An easier-to-use alternative, the ATP III “core risk factors” scale, estimates hypertension, hypercholesterolemia, family history, current cigarette smoking, and age as low, intermediate, or high (“risk equivalent”) risks (Table 1).8 Psychiatrists can quickly obtain this information from a brief history, blood pressure assessment, and relatively inexpensive lab studies.
Generally, the more risk factors present, the higher the risk of having a major coronary event. Presence of ≥ 2 risk factors signals intermediate or high risk and necessitates referral to a primary care doctor for monitoring.
Patients with a cardiac “risk equivalent” face a >20% risk of having a cardiac ischemic event within 10 years8 (Table 2). Examples of risk equivalents include diabetes or significant vascular disease in any artery.
“Non-core” variables. Also consider certain “non-core” variables—such as pre-existing psychiatric illness—when estimating clinical risk for heart disease. Depression, anxiety, and stress are correlated with an increase in pro-inflammatory markers such as C-reactive protein and predispose patients to CAD.11,12 Depression has repeatedly been shown to increase morbidity and mortality two- to four-fold after myocardial infarction (MI).9,13,14 Interestingly, however, depression treatment after an acute coronary event does not clearly decrease mortality.15 Although prospective, randomized studies are lacking, mood and anxiety disorder treatment is presumed to help prevent CAD development.16
Risk equivalents for CAD*
Established coronary artery disease
Symptomatic carotid artery disease
Peripheral vascular disease
Abdominal aortic aneurism
*Risk equivalent: Patient is assumed to have coronary artery disease (CAD).
Recognizing cad risk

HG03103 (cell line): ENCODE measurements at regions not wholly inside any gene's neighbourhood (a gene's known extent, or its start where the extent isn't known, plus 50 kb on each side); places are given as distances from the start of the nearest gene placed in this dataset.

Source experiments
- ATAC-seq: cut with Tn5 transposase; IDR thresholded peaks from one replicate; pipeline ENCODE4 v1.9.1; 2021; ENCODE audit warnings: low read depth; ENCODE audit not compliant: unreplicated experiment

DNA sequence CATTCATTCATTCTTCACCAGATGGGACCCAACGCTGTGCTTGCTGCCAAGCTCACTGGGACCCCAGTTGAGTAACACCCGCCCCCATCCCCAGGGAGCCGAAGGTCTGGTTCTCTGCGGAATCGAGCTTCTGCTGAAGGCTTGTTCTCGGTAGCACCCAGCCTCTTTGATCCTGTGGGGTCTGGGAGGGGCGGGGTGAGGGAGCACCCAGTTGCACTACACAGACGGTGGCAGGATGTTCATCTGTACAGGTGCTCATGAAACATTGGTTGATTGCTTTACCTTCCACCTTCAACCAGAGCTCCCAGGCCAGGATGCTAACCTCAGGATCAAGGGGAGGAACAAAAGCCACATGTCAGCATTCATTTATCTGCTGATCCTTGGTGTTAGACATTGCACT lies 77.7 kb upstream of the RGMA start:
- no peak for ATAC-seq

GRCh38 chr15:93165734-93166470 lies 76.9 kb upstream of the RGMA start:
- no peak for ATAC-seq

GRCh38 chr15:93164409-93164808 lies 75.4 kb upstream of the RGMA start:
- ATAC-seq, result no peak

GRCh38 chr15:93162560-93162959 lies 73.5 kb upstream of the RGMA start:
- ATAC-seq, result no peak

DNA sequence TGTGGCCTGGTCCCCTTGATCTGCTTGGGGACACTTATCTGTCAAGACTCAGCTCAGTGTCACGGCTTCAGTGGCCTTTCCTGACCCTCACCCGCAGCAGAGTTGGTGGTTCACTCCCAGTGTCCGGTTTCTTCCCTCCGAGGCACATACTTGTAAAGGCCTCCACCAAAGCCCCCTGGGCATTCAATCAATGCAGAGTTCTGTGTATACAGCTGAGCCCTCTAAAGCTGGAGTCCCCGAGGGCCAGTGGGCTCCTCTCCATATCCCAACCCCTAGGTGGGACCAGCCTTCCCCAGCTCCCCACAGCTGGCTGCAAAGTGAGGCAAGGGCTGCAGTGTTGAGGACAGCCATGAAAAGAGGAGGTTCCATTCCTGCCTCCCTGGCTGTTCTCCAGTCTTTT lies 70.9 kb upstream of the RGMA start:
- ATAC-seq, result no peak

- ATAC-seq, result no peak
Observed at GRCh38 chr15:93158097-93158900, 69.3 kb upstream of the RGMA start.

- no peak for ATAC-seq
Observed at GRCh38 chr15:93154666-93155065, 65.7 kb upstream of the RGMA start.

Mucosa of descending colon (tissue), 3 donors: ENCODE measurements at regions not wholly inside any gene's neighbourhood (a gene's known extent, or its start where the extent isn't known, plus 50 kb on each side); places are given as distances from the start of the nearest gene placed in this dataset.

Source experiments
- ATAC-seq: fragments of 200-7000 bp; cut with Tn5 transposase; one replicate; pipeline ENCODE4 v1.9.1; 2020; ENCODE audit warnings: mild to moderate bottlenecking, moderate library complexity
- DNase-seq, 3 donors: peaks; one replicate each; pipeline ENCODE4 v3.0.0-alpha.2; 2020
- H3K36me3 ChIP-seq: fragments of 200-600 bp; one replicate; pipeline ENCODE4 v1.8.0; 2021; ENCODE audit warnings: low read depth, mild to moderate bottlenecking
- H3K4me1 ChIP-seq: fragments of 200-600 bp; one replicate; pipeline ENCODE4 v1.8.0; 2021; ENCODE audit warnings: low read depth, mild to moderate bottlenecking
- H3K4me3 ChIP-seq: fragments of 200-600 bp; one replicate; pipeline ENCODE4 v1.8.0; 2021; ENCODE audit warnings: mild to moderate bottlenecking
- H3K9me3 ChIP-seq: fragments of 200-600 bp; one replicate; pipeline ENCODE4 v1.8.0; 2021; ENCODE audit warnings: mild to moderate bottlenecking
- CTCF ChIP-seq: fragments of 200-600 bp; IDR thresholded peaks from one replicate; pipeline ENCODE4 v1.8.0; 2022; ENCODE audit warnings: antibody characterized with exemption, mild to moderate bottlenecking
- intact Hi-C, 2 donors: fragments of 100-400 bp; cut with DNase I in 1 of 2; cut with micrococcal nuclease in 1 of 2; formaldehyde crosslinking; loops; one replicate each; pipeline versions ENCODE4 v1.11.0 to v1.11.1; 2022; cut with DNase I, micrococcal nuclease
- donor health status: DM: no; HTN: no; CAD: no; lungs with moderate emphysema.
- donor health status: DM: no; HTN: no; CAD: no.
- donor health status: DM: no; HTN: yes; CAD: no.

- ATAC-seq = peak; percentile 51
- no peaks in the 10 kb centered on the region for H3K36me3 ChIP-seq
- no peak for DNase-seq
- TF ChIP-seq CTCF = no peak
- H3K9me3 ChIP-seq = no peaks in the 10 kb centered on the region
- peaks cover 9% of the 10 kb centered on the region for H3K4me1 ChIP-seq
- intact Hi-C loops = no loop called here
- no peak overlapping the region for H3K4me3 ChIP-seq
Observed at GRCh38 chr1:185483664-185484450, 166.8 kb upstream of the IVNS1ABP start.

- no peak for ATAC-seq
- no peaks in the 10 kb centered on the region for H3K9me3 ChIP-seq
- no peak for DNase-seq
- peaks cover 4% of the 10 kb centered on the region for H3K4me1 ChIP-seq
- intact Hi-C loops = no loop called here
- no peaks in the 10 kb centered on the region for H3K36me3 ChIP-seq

At what point do hypertension and dyslipidemia become risk factors for CAD? When and how often should patients be screened for diabetes mellitus?
Hypertension is one of the most common and deadly CAD risk factors, affecting 50 million Americans.10 Although hypertension awareness and treatment have improved, only 35% of adults have “controlled” blood pressure (<140/90 mm Hg).
According to the Seventh Report of the Joint National Committee on Prevention, Detection, Evaluation, and Treatment of High Blood Pressure (JNC 7), normalizing blood pressure can reduce stroke incidence by 35% and MI by 25%, respectively. JNC 7, however, also found that 90% of persons who are normotensive at age 55 eventually develop hypertension.10
Based on these findings, JNC 7 in 2003 drastically changed the standard of care for diagnosing hypertension. JNC 7 defines normal blood pressure as <120/80 mm Hg and classifies as “prehypertension”:
- systolic blood pressure 120 to 139 mm Hg
- diastolic blood pressure 80 to 89 mm Hg (Table 3).
A patient is considered prehypertensive if either reading falls within these ranges.
Patients with diabetes mellitus or chronic kidney disease are considered hypertensive with blood pressure >130 mm Hg systolic and/or >80 mm Hg diastolic.
As with Mr. H, a blood pressure check is imperative for patients who have rarely or never seen a primary care physician in recent years. The U.S. Preventive Services Task Force strongly recommends measuring blood pressure during a routine medical evaluation at least every 2 years. A second abnormal reading at a separate visit at any time should prompt a hypertension diagnosis. Once diagnosed with hypertension, patients should be treated and checked monthly until stable, then monitored every 3 to 6 months indefinitely.10
If you cannot measure blood pressure in the office, urge patients to use an over-the-counter blood pressure measuring device and refer them to a primary care physician. Check the patient’s self-test reading for accuracy against a clinician’s measurement.
Diabetes is now considered a risk equivalent for CAD development. 8 Patients diagnosed with diabetes are extremely likely to have established vascular disease,8 which predisposes them to MI, stroke, kidney disease, blindness, and lower-extremity amputations.17 Those with type 1 diabetes usually present with acute symptoms—including polyuria, polydipsia, weight loss, malaise, dry mouth, and blurred vision—and are readily diagnosed with elevated plasma glucose.